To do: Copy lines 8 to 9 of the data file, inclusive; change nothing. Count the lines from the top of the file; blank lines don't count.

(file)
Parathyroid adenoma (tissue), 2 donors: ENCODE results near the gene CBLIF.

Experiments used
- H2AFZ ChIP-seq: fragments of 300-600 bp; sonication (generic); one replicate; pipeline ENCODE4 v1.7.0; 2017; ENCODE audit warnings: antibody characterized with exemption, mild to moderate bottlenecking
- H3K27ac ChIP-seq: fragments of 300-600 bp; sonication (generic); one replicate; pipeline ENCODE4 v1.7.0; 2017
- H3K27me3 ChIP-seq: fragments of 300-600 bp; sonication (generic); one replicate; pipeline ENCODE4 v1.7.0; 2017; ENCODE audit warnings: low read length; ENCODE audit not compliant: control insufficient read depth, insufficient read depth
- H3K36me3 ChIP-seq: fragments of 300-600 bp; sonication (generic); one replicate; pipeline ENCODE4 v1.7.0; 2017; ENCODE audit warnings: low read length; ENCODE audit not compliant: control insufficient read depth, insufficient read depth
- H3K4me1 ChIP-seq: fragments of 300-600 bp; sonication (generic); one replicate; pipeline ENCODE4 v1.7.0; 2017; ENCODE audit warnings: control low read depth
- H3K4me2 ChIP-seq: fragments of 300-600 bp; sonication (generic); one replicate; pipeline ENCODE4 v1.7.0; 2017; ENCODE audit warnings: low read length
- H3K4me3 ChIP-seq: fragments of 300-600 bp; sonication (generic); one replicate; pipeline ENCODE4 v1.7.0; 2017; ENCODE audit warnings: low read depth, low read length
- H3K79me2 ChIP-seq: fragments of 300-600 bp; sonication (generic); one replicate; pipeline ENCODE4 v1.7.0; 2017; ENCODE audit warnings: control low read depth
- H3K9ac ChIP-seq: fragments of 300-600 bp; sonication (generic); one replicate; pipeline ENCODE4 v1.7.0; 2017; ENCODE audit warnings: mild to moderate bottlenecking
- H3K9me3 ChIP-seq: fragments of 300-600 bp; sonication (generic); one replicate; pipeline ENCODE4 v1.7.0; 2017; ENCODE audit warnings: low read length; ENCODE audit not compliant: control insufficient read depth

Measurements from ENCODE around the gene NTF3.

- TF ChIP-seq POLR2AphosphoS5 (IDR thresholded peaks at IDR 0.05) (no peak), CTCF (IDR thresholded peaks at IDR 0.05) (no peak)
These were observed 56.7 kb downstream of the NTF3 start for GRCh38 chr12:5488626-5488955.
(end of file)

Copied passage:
- H3K4me2 ChIP-seq: fragments of 300-600 bp; sonication (generic); one replicate; pipeline ENCODE4 v1.7.0; 2017; ENCODE audit warnings: low read length
- H3K4me3 ChIP-seq: fragments of 300-600 bp; sonication (generic); one replicate; pipeline ENCODE4 v1.7.0; 2017; ENCODE audit warnings: low read depth, low read length